What is our source of happy?
According to Sigmund Freud the ability to love and work is deeply connected to one's degree of happiness and satisfaction with life.
I’m not talking about a “feel good” satisfaction that is subjective and fluctuates, but the gift of inner peace that shapes your life. There are many books and websites that help point you to the goal of happiness. I have read The Power of Now by Eckhart Tolle, How to Magnetizing Your Hearts Desire by Sharon A. Warren and The Path of Least Resistance by Robert Fritz. I have browsed mundane sites that give you a check list path of quick fixes to get there. But, solutions like faking a smile and playing with puppies is minutia information.
From an artist standpoint, Taking the Lead: Lessons from a Life in Motion by Derek Hough is a refreshing positive approach to life that is a breath of fresh air in a world of negativity and the false bravado of the performing arts. I cannot think of any other profession that shapes participants through criticism, scoring and reviews more than the performing arts, especially for starving artists. We live in a world “where the show must go on” regardless of our personal state of mind. And amazingly, those learn to “fake it for the camera” and eventually reach the level of fame and fortune usually succumb to personal failure. It is possible we begin to believe external validation as truth.
Applause is a wonderful validation of performance. So are the monetary rewards from years of focus, persistence, perseverance, determination, passion, hardcore work ethic and discipline. But these are external momentary fulfillment like petting puppies.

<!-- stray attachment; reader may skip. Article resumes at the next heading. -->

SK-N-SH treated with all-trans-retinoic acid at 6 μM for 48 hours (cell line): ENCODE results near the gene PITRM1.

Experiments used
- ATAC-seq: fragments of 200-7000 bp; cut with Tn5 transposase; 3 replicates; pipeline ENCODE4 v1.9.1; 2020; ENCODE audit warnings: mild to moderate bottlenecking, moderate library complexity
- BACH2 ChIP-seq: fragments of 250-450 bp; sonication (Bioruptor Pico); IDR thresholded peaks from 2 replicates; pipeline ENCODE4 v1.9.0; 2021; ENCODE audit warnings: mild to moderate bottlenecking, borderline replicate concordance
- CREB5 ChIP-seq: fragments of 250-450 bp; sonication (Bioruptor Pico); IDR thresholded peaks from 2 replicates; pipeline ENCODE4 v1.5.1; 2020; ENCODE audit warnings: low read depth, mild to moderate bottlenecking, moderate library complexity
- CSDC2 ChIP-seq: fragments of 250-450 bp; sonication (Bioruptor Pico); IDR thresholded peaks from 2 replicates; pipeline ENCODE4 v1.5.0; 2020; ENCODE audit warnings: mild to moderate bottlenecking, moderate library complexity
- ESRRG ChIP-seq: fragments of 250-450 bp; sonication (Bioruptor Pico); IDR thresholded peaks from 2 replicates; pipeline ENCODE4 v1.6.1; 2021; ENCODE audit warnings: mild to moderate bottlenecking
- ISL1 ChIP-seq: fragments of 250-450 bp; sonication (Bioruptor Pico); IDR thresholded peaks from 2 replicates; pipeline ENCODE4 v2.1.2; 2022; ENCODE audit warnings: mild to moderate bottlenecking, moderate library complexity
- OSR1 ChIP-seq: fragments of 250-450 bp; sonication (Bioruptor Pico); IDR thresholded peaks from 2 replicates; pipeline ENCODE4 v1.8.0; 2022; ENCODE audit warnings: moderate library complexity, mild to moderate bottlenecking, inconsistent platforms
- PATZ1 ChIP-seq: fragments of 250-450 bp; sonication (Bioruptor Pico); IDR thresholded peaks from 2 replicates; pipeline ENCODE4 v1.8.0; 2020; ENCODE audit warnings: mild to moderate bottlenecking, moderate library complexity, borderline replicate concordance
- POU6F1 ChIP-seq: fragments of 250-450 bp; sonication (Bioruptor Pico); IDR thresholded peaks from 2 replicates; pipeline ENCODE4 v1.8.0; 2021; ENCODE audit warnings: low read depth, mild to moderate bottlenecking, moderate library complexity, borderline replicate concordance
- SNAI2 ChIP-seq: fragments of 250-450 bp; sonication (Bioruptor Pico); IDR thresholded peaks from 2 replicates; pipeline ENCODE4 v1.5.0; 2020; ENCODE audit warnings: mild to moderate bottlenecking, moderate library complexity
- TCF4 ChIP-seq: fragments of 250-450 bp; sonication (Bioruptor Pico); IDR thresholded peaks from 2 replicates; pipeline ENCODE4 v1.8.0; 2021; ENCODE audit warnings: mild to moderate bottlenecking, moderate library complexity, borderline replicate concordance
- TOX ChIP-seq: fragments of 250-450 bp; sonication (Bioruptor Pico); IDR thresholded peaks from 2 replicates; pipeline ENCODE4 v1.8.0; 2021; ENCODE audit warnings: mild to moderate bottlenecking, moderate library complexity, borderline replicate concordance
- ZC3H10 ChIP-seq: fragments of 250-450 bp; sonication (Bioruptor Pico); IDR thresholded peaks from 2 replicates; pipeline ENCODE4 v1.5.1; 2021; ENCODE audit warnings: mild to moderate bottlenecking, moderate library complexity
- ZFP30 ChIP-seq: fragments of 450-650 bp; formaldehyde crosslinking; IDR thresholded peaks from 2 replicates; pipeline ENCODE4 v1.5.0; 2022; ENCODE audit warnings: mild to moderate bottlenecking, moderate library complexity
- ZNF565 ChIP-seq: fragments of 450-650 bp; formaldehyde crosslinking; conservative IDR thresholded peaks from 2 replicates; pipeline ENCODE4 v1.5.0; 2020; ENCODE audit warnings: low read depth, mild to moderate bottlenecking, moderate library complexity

Van Gogh reportedly only sold one painting out of approximately 900 during his lifetime, Red Vineyard at Arles (oil on burlap) which now resides at the Pushkin Museum in Moscow. Van Gough began to paint some of the best loved works of his career in the unusually harsh conditions and confinement in the Hôtel-Dieu hospital in Arles. Studying his life’s work is transparent. In the drawing Sitting on a Basket, Van Gough masterfully depicts quiet domesticity, as well as an underlying sense of despair. These feelings truly defined Van Gogh's state of mind at the time. Within his lifetime his greatest works were created during turmoil in his life. The Potato Eaters, (large oil on canvas) acknowledged to be Van Gogh's first true masterpiece received criticism at the time but he was pleased with the result and thus began a new, more confident and technically accomplished phase of his career.
Beethoven wrote nine mostly unnamed symphonies in his lifetime bridging the Classical and Romantic periods of the 18th and 19th century. When his works were first performed nearly 200 years ago critics of the time generally panned Beethoven’s symphonies rather harshly. Today, critics’ reviews are that Beethoven was great even in his mistakes. And even through his deafness he excelled beyond criticism to compose his last symphony, amazingly enough commonly referred to as Ode to Joy.
Russian-American ballet dancer Mikhail Baryshnikov drew inspiration and an experimental spirit from a turbulent relationship with his father, his mother’s suicide and defection from the Soviet Union to choreograph several iconic pieces. Considered to be hindered by his 5' 7"-inch frame (too short to be taken as a serious dancer) he is considered as one the greatest most perfect (New York Times critic) ballet dancers of the 20th century. Baryshnikov is quoted in Misha!: The Mikhail Baryshnikov Story by Barbara Aria as saying he is “happy to be happy”.
I have to wonder…. Are we really happy to be happy or does the artist truly seek happiness in the ability to make others happy? Where do you draw your inspiration?